WASHINGTON (AP) -- The International Monetary Fund delivered a reassuring economic assessment of China on Friday, at the end of a week that saw the Chinese currency plummet and global stock markets buckle at the prospect of more bad news from the world's second-biggest economy.
In its annual checkup of the Chinese economy, the IMF predicted China's economy would grow 6.8 percent this year and 6.3 percent in 2016, unchanged from previous forecasts. China last year registered 7.4 percent growth, already the slowest since 1990.
On Tuesday, China rattled global financial markets by devaluing its currency, the yuan, by 1.9 percent, biggest one-day drop in a decade. Beijing said the yuan was overvalued and the devaluation was meant to catch up to market forces, not counteract them. The IMF praised China for giving investors more say in its foreign-exchange rate.
But financial markets tumbled along with the yuan. Investors feared the devaluation meant that China's economy was weaker than expected and that Chinese authorities were desperately trying to jump-start growth. A lower yuan helps China's exporters by making their products cheaper around the world.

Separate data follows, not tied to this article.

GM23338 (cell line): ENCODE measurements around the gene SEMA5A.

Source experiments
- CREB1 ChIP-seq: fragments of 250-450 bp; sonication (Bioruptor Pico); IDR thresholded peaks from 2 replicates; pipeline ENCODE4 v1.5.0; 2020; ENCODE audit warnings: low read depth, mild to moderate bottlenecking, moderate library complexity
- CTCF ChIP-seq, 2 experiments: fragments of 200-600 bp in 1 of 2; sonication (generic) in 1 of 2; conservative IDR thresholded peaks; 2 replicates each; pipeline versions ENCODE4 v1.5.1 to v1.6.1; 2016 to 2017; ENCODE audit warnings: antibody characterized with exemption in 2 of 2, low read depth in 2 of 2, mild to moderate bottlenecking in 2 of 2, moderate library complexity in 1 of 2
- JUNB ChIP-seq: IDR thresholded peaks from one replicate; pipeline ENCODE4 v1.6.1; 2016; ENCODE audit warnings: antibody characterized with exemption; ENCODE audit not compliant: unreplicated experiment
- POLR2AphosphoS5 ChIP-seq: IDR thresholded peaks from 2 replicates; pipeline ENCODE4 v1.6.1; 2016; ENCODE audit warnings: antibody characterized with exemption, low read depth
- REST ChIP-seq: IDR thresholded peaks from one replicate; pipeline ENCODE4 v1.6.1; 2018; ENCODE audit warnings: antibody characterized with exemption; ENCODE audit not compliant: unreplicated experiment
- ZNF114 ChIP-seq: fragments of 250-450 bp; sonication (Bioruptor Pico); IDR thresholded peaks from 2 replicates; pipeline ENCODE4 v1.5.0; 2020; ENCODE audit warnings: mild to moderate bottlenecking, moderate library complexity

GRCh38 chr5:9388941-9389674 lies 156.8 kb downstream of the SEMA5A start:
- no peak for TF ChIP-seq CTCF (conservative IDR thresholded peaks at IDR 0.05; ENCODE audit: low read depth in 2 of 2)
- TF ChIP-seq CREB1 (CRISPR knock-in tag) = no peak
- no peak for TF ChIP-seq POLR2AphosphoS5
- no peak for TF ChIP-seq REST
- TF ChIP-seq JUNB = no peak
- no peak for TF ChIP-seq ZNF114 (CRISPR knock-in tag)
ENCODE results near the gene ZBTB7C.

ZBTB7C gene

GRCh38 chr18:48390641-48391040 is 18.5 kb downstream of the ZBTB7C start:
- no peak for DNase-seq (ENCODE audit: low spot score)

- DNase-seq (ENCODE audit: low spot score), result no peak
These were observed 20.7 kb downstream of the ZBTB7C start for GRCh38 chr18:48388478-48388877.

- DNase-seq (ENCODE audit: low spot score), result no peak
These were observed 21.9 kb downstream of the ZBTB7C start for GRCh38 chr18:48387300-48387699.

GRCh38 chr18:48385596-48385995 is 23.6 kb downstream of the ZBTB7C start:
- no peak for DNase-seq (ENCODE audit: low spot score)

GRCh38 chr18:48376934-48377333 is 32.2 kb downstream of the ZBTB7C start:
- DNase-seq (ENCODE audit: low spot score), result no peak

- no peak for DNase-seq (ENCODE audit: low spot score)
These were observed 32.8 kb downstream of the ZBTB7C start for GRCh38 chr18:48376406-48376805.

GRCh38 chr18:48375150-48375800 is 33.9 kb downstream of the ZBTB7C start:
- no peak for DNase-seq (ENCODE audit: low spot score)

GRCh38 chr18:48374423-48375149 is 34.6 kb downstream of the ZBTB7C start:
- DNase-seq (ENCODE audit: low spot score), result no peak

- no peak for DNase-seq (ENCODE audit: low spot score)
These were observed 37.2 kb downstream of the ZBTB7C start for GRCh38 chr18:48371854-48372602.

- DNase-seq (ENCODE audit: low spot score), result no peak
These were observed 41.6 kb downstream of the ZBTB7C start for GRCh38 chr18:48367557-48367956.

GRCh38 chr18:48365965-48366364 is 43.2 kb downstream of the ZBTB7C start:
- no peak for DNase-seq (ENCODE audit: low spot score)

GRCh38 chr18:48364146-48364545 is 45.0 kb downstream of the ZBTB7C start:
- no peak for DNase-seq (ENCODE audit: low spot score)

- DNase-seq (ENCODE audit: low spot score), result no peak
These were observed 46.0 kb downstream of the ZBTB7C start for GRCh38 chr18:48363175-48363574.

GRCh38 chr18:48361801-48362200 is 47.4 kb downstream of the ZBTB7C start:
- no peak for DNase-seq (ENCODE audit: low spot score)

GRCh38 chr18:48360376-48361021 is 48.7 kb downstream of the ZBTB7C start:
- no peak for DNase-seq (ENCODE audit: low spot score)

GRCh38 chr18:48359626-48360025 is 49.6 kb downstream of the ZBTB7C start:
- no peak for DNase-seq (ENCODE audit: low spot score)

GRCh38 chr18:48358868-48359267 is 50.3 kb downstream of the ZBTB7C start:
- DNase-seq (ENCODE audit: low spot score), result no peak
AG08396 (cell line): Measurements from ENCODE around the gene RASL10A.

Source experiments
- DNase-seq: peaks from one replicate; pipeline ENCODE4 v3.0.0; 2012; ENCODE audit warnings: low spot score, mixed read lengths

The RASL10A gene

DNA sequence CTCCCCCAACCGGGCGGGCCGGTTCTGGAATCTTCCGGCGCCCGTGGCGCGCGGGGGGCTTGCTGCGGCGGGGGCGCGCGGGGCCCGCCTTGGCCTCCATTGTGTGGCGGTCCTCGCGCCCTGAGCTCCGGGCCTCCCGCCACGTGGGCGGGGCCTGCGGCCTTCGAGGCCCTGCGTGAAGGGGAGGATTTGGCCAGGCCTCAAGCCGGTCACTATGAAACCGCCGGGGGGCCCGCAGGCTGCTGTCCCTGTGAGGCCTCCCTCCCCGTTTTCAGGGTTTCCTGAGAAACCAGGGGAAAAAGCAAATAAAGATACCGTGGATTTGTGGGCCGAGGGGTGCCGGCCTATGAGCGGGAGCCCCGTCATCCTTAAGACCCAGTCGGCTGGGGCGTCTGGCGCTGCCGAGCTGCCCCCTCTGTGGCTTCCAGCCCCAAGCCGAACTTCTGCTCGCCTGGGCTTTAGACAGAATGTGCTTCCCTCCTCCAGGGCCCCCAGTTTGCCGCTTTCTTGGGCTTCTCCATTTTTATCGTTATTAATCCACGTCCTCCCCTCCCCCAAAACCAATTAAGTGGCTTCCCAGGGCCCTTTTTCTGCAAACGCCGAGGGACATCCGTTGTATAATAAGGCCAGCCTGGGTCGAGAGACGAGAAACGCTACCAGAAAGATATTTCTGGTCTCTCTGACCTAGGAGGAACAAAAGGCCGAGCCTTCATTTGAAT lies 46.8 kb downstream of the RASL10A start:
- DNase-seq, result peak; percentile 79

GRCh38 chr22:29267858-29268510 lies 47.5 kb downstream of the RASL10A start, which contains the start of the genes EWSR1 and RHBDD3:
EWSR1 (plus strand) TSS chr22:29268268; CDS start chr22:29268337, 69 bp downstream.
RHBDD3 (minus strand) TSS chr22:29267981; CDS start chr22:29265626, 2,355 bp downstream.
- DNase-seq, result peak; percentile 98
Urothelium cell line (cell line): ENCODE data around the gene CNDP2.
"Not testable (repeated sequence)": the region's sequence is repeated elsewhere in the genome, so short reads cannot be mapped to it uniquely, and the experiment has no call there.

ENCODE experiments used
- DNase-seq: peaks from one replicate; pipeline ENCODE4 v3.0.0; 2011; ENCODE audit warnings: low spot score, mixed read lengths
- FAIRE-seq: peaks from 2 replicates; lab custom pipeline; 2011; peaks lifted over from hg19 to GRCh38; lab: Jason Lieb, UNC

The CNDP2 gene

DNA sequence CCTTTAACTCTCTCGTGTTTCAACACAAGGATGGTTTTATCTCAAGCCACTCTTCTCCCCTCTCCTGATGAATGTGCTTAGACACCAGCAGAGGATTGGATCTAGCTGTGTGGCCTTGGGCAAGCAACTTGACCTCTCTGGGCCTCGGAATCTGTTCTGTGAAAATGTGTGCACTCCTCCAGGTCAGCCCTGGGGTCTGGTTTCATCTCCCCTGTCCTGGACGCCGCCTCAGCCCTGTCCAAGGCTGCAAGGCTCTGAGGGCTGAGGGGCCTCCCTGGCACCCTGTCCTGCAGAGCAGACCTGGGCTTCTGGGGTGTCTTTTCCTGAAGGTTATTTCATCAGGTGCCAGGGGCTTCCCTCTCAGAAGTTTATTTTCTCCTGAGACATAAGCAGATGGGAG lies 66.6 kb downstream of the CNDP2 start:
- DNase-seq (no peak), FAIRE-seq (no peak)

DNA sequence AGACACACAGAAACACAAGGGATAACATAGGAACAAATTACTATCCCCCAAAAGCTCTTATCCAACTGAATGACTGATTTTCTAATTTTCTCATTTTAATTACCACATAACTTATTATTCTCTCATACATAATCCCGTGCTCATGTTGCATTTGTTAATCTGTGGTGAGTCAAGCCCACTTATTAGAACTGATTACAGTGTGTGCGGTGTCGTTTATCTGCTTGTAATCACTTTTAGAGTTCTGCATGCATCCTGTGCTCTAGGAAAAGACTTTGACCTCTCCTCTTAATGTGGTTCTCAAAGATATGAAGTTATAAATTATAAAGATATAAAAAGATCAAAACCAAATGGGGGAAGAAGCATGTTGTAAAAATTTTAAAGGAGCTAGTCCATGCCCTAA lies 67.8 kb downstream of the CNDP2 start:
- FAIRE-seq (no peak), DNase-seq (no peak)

In its report, though, the IMF sounded relatively upbeat about China's economic prospects. It sees the country's economic deceleration as part of a deliberate plan to wean China from overdependence on exports and often-wasteful investment in real estate and factories, and toward slower but steadier growth built on consumer spending.
The fund expects investment growth to slow to 5.8 percent this year from 7.6 percent in 2014 and for consumer-spending growth to clock in at 7.1 percent this year, up from 6.9 percent in 2014.
Steve Barnett, the IMF's division chief for China, Asia and the Pacific, told reporters that China's "labor market is holding up well" despite the slowdown. That's partly because the economy is shifting away from manufacturing and toward services, which employ more people.
The IMF also predicted that a recent sell-off in Chinese stocks won't damage China's economy.
AP Economics Writer Martin Crutsinger contributed to this report.